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<- Previous | Table of Contents | Next -> Digital Library-Alice In Wonderland by Lewis Carroll


“I dare say you’re wondering why I don’t put my arm round your
waist,” the Duchess said, after a pause: “the reason is, that I’m
doubtful about the temper of your flamingo. Shall I try the
experiment?” “He might bite,” Alice cautiously replied, not feeling
at all anxious to have the experiment tried.

“Very true,” said the Duchess: “flamingoes and mustard both bite.
And the moral of that is-‘Birds of a feather flock together.’” “Only
mustard isn’t a bird,” Alice remarked.

“Right, as usual,” said the Duchess: “what a clear way you have of
putting things!” “It’s a mineral, I think,” said Alice.

“Of course it is,” said the Duchess, who seemed ready to agree to
everything that Alice said: “there’s a large mustard-machine near
here. And the moral of that is-‘The more there is of mine, the less
there is of yours.’” “Oh, I know!” exclaimed Alice, who had not
attended to this last remark. “It’s a vegetable. It doesn’t look like
one, but it is.” “I quite agree with you,” said the Duchess; “and the
moral of that is-‘Be what you would seem to be’- or, if you’d like it
put more simply-‘Never imagine yourself not to be otherwise than
what it might appear to others that what you were or might have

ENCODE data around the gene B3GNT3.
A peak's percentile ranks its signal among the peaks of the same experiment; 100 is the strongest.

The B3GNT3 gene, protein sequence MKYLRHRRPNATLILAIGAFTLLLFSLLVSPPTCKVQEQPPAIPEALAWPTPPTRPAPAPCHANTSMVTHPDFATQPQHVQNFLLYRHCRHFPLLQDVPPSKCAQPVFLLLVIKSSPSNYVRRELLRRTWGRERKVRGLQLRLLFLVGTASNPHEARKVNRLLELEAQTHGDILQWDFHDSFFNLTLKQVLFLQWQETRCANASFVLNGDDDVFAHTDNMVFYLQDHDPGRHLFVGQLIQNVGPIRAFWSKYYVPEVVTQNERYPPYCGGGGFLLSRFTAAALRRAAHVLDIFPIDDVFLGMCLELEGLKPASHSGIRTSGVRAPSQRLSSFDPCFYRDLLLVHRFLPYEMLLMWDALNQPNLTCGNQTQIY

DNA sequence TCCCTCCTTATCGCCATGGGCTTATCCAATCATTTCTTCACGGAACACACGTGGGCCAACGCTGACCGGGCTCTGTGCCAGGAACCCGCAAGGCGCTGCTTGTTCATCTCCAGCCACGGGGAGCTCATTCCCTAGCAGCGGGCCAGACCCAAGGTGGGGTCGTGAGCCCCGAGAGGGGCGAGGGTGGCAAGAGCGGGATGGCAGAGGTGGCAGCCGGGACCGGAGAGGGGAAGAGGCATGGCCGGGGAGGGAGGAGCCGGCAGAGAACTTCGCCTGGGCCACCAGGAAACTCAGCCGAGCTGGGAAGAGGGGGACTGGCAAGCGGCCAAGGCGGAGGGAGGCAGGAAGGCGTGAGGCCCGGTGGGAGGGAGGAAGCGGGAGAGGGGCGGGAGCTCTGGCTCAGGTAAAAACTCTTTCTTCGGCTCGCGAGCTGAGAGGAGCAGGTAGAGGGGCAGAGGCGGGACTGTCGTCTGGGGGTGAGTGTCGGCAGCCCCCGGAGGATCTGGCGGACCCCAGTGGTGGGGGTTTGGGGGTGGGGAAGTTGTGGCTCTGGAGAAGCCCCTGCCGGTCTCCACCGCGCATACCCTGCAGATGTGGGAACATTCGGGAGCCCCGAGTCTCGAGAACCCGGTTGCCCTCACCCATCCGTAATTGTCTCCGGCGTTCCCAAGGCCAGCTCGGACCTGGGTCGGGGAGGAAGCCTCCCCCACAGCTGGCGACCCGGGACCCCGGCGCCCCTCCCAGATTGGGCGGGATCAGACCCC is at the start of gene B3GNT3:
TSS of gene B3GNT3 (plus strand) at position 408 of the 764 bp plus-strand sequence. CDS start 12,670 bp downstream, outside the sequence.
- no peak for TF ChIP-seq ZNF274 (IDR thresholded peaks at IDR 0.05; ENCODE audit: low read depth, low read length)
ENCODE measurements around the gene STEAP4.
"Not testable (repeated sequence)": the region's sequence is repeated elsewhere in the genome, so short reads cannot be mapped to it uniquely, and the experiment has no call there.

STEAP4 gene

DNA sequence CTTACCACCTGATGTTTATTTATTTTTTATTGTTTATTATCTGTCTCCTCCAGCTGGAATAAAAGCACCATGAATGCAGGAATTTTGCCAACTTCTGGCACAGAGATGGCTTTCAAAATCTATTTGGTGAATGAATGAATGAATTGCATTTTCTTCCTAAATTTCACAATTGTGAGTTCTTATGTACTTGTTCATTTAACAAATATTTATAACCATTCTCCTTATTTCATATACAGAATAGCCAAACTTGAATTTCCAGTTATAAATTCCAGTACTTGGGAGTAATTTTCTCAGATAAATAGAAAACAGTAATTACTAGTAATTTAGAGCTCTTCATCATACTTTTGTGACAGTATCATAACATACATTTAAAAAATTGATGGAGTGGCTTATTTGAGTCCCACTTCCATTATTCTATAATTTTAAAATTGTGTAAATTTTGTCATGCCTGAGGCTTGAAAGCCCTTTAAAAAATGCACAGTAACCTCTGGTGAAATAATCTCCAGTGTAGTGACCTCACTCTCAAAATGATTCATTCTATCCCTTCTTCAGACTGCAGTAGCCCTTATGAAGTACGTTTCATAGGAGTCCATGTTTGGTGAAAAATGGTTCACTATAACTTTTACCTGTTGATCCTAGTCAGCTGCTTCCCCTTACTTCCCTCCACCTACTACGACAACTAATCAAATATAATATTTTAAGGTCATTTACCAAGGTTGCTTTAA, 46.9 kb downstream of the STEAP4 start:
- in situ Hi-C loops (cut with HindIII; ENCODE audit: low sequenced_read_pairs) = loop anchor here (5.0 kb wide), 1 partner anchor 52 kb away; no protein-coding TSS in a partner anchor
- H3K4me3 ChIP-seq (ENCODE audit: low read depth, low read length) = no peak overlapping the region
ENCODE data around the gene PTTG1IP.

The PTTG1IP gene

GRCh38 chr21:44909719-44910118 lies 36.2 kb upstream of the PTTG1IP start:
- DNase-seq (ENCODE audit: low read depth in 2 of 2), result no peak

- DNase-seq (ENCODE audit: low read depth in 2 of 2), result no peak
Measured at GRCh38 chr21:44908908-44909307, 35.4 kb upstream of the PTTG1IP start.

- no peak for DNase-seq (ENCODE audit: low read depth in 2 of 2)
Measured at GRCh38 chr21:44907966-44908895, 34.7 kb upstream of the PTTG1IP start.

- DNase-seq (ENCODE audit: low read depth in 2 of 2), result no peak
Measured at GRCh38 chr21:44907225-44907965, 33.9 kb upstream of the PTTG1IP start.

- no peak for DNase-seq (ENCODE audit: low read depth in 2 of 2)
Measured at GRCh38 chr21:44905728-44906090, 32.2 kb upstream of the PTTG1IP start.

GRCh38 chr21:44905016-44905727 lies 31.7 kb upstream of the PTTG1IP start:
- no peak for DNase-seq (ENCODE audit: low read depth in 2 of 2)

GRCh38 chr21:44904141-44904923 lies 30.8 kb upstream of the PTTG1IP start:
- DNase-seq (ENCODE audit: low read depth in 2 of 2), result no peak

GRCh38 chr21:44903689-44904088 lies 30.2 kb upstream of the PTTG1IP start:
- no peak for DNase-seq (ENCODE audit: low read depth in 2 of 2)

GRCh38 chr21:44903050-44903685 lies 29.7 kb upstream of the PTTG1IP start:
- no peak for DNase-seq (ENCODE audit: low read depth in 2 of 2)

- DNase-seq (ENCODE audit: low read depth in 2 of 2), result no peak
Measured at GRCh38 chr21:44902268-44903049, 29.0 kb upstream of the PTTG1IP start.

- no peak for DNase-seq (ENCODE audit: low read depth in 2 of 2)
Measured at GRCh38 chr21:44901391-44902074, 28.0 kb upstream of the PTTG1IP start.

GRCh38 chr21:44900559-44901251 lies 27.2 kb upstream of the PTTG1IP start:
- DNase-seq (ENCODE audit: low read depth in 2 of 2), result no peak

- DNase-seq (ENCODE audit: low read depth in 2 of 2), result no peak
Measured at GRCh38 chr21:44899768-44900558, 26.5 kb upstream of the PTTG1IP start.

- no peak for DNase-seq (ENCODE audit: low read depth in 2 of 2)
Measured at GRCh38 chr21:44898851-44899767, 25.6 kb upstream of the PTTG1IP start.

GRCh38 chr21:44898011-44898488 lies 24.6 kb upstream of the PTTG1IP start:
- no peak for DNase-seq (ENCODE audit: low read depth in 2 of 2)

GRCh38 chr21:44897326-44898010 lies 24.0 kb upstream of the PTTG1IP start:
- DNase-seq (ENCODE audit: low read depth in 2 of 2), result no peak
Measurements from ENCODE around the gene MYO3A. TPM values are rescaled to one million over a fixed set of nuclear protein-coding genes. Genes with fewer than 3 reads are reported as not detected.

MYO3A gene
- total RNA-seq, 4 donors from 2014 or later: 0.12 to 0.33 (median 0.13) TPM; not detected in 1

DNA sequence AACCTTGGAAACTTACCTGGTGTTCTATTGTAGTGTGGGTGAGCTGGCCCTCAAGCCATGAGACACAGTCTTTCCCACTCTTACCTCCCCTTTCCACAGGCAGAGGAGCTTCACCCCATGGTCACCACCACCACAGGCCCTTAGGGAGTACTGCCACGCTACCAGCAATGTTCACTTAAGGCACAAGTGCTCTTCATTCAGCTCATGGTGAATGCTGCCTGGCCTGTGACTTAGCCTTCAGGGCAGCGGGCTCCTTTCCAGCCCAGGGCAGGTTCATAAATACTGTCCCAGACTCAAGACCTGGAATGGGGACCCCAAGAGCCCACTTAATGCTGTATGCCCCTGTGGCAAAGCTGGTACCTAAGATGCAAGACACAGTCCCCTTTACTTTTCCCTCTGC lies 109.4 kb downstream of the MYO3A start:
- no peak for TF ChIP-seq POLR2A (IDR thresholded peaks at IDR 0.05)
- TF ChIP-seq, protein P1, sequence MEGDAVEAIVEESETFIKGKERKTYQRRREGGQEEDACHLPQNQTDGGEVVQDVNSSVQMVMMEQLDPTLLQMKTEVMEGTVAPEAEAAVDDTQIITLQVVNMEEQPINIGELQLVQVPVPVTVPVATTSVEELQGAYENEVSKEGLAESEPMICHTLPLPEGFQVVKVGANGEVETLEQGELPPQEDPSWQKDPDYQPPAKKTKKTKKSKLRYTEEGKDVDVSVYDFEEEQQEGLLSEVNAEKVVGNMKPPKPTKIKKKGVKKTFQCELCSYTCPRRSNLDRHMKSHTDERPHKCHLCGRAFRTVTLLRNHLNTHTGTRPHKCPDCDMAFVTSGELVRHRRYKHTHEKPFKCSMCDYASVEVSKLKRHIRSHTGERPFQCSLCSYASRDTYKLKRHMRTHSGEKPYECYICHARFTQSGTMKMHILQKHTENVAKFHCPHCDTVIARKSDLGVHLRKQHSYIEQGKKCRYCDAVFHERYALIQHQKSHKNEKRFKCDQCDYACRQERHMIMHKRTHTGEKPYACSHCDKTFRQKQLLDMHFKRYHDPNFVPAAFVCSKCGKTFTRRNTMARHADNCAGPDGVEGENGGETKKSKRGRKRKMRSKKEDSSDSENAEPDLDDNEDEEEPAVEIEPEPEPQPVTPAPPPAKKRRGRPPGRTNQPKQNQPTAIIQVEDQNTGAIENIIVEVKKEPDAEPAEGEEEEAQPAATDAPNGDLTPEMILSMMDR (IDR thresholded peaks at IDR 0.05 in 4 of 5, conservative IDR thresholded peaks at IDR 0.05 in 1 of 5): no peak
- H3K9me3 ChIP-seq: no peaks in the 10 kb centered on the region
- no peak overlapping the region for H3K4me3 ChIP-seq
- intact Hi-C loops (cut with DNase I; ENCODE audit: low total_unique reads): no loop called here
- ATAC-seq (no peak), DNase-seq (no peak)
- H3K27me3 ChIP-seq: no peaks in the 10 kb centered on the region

been was not otherwise than what you had been would have
appeared to them to be otherwise.’” “I think I should understand
that better,” Alice said very politely, “if I had it written down: but I
ca’n’t quite follow it as you say it.” “That’s nothing to what I could
say if I chose,” the Duchess replied, in a pleased tone.

“Pray don’t trouble yourself to say it any longer than that,” said

“Oh, don’t talk about trouble!” said the Duchess. “I make you a
present of everything I’ve said as yet.” “A cheap sort of present!”
thought Alice. “I’m glad people don’t give birthday-presents like
that!” But she did not venture to say it out loud.

“Thinking again?” the Duchess asked, with another dig of her
sharp little chin.

“I’ve a right to think,” said Alice sharply, for she was beginning to
feel a little worried.

“Just about as much right,” said the Duchess, “as pigs have to fly;
and the m-” But here, to Alice’s great surprise, the Duchess’s voice
died away, even in the middle of her favourite word ‘moral’, and
the arm that was linked into hers began to tremble. Alice looked
up, and there stood the Queen in front of them, with her arms
folded, frowning like a thunderstorm.

“A fine day, your Majesty!” the Duchess began in a low, weak

“Now, I give you fair warning,” shouted the Queen, stamping on
the ground as she spoke; “either you or your head must be off, and
<- Previous | Table of Contents | Next -> Digital Library-Alice In Wonderland by Lewis Carroll

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